Yesterday I ran the Point Mugu Half Marathon* at Naval Base Ventura County. After 20 weeks of training, mostly mileage buildup and long runs, it was good timing to gauge my marathon fitness level by running a half marathon.
Now it wouldn't be prudent to run the half marathon within a month of the marathon date. Since the Santa Barbara Marathon is on December 6th, that wasn't an issue.
The marathon is the "main event" in my training schedule, so I didn't treat yesterday's half marathon too seriously. If I had, I would have tapered off my mileage for the event to gear up for a top performance. For a full-blown competitive half marathon performance I might taper off the mileage for a week. For yesterday's race, I ran light (only 4 miles) the day before the race.
Running a half marathon as a training run provides the opportunity to practice the important skill of taking in fluids on the run. The art of grabbing a cup of water/sports drink from a volunteer and drinking its contents, is a good one to practice. I hate stopping during the middle of a race. It ruins my momentum. So it is important to know how to grab that cup and down it efficiently.
In this race, there were 6 or 7 water stops. I grabbed liquid at all of the stops except the final one (which was only a mile or so from the end of the race). Each stand had both water and Gatorade. I was running alone pretty much the entire race, so as I approached the stop, I yelled out " Do you have Gatorade?" This triggered the Seabee volunteer to have a cup ready for me. Worked fine for me.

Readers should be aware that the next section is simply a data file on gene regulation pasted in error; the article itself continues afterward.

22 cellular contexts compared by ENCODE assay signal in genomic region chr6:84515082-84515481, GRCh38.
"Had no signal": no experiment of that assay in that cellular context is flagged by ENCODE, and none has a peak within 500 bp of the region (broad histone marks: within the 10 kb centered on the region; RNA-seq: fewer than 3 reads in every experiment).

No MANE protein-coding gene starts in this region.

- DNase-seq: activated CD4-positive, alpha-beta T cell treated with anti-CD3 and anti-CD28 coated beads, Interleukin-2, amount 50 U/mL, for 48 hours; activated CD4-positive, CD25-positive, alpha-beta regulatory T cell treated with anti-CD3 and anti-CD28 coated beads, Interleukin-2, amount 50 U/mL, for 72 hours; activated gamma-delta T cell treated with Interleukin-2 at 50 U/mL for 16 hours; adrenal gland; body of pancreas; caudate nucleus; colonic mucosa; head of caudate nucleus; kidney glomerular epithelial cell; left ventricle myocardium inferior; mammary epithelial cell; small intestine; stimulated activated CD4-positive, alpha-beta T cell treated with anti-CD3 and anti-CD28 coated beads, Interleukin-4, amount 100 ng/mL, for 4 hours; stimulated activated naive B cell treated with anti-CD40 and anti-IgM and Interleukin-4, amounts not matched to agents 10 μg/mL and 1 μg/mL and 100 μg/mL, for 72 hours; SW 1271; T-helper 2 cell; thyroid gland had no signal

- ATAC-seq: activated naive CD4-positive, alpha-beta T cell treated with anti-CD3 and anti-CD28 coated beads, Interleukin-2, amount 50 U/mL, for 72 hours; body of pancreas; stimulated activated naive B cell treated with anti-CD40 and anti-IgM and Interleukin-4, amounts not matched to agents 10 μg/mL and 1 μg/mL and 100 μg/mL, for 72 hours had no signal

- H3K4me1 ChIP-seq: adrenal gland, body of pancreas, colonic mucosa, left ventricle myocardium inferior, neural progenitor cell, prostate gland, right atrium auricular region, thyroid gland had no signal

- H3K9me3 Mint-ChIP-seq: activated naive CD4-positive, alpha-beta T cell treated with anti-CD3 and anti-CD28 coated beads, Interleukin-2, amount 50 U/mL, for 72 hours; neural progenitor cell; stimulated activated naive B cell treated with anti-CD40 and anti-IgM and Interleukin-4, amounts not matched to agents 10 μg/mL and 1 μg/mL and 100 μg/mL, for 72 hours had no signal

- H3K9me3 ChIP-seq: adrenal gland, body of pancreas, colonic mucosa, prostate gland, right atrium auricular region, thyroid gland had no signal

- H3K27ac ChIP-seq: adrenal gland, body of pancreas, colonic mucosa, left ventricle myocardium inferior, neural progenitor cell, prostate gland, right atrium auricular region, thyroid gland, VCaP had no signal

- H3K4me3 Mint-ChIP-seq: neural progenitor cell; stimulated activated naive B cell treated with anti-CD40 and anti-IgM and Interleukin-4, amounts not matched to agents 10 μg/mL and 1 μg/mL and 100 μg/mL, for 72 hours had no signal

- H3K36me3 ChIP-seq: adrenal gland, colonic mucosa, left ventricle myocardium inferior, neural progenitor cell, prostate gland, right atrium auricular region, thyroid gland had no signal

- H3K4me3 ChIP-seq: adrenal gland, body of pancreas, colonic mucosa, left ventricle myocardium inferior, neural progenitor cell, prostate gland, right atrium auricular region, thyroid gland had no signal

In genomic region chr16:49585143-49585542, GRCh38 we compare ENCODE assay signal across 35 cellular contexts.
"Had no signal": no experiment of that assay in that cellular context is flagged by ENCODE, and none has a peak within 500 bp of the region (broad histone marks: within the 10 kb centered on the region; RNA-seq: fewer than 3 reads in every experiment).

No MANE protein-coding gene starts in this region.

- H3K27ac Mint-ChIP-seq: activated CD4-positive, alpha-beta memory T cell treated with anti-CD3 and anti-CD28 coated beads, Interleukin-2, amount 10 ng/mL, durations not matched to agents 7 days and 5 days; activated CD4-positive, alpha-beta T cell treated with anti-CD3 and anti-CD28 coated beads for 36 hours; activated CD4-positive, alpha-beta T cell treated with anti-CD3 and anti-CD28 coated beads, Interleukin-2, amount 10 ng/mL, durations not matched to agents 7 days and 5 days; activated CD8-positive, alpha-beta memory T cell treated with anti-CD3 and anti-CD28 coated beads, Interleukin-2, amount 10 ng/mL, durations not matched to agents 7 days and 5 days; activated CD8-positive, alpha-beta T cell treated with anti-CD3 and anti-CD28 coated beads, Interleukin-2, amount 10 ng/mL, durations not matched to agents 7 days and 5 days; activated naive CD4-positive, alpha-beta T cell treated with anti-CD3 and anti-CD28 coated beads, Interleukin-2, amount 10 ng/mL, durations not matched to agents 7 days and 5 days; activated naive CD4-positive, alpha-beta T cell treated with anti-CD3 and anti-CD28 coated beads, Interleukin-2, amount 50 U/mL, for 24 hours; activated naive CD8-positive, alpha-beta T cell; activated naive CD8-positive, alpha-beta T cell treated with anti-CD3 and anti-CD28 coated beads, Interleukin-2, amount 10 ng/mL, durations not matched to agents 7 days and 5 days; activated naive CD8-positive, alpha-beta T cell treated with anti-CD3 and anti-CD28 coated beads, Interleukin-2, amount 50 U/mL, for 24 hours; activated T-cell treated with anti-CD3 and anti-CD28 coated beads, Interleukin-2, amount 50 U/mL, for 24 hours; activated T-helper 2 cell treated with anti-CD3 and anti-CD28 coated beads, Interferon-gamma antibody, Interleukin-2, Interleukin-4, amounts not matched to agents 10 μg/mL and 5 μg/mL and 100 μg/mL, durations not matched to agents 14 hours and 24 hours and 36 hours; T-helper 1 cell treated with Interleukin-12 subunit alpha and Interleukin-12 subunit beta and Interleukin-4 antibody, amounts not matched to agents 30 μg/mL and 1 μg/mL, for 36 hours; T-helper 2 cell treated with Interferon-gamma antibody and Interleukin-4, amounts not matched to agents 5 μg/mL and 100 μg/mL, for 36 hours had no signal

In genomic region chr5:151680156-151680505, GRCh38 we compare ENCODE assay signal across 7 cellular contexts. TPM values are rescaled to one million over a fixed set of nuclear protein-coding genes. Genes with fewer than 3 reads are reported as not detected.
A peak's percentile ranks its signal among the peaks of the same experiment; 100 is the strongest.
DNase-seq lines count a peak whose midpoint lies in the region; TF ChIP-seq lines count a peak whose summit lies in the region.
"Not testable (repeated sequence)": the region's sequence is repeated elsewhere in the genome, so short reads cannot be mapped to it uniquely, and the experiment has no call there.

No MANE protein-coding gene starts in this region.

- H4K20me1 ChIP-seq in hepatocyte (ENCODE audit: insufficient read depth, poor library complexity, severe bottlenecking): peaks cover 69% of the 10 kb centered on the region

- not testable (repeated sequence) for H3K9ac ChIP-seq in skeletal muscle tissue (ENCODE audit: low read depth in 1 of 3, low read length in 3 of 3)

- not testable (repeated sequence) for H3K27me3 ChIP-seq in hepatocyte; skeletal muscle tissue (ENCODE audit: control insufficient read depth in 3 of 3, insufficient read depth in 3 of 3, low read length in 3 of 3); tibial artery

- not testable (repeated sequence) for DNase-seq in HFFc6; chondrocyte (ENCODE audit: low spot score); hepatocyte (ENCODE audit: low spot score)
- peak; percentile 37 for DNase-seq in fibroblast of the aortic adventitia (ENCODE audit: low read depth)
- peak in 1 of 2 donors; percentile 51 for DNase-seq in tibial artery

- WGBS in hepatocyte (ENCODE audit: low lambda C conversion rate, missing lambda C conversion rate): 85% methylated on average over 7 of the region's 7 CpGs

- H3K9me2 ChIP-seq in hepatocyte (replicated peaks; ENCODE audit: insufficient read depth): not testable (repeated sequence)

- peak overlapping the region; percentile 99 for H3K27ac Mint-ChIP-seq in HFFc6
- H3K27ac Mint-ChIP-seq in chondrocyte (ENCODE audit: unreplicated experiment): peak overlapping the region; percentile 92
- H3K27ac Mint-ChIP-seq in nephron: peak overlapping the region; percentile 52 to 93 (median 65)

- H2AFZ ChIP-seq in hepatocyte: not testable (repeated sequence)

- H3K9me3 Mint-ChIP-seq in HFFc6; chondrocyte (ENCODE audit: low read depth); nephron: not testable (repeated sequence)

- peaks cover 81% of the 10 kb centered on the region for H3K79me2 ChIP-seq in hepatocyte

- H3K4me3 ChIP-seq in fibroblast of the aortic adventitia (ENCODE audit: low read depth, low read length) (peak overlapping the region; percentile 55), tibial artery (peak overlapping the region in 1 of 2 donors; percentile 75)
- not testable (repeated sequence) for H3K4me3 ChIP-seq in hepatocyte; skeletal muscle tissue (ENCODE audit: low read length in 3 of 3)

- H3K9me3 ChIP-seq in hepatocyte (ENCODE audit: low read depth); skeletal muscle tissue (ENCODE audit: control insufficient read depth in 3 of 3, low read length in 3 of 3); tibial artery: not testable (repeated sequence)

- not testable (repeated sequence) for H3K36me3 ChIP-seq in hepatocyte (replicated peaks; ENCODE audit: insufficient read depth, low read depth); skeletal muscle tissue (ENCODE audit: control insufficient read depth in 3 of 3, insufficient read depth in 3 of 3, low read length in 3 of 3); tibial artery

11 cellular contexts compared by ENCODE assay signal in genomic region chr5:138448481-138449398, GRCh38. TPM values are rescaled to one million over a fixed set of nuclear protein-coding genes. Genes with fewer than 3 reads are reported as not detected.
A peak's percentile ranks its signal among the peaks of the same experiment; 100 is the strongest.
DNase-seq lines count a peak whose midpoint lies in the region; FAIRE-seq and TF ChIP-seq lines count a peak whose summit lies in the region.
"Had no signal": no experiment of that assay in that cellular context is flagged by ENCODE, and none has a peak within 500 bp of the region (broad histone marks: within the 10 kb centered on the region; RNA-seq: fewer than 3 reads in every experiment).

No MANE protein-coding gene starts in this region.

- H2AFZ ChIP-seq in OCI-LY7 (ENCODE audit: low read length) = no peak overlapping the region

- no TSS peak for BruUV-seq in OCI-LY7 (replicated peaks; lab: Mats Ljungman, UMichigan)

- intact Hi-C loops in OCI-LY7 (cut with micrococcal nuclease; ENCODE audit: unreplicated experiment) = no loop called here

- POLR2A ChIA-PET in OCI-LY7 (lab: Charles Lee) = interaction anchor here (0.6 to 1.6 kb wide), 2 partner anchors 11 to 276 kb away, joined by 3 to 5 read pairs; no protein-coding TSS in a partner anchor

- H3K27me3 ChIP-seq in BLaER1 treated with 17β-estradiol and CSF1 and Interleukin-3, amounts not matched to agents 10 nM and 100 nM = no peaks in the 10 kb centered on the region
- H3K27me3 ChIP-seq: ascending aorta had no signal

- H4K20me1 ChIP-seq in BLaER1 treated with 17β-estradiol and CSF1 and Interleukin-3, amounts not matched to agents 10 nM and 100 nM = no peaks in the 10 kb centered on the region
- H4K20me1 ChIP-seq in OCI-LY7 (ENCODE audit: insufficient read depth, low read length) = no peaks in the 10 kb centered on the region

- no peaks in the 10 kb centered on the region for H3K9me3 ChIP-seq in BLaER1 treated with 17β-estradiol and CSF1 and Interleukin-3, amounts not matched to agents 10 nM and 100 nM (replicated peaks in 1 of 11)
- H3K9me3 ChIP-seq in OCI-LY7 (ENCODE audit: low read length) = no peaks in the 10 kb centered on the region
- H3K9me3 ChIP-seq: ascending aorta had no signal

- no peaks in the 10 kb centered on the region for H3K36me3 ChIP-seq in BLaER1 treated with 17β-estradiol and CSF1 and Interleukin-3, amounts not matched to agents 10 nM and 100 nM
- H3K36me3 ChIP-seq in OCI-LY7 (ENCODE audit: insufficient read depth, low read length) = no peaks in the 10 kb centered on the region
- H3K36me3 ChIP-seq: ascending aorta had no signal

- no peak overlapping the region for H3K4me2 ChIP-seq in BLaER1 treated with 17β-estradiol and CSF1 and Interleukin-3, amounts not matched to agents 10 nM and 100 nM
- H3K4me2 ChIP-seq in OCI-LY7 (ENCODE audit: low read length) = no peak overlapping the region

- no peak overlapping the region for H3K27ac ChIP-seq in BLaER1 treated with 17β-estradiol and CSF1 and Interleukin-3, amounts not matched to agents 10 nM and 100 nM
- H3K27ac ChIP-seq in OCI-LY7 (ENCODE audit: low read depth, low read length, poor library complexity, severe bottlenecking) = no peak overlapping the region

The approach that I use to consuming the liquid is to squeese the top of the cup, turn it sideways, and pour it in. Makes it much easier to drink "on the run."
OK, so back to the race itself. I'm happy to report that I finished in 3rd place overall in 1 hour, 23 minutes, 53 seconds. Not a bad showing for the race, particularly given I have done no form of "speed work" on a track or otherwise.
The "rule of thumb" I've been using for years is, assuming you do adequate long runs, take your half marathon time and multiply by 2.1 to get your full marathon approximate fitness level. For yesterday's performance, I take 64 (rounded up) minutes x 2.1 = 176.4 minutes = 2 hours, 56 minutes, 24 seconds (.4 minutes x 60 seconds = 24 seconds).
So, all else equal, yesterday's half marathon performance indicates I have the ability to run a sub 3-hour marathon.
Another rule of thumb for estimating marathon time is to take your 10K time and multiply by 4.7. So if you can run a 10K in 45 minutes, assuming you've done your marathon (e.g. long run) training, in theory you are fit to run a 3 1/2 hour marathon.
These are just rules of thumb, but they have always worked pretty well for me. It is also fun to work backwards based on your desired marathon time. If you're looking to run a 4 hour marathon, divide 240 minutes by 4.7 to determine a 51 minute 10K should get you close to that goal.
That said, I'll we doing 3 or 4 5K and 10K races in these final 11 weeks pre-marathon, interspersed with 2 to 3 more long runs.
* The Point Mugu Half Marathon course has its pros and cons. Race was completely flat as the entire course is within 1/4 mile of the Pacific Ocean. Very low key race with less than 100 competitors. Most of course is nowhere near cars and traffic! Miles 5 through 9.5 (approximate) were directly adjacent to the ocean! Race entry fees were extremely low. Within a minute after the start of the race we were blessed with a live performance of the National Anthem by a Naval band. Well organized, well marked course. And, the entire race was under overcast skies, which was quite nice!
The cons I suppose were that other than close proximity to the ocean, the course is a bit lacking in terms of scenery (in fact, it was quite swampy and smelly over a few sections of the course). Around mile 7 or 8 I heard some target practice going on, which had the unintended effect of pushing my pace to get outta there!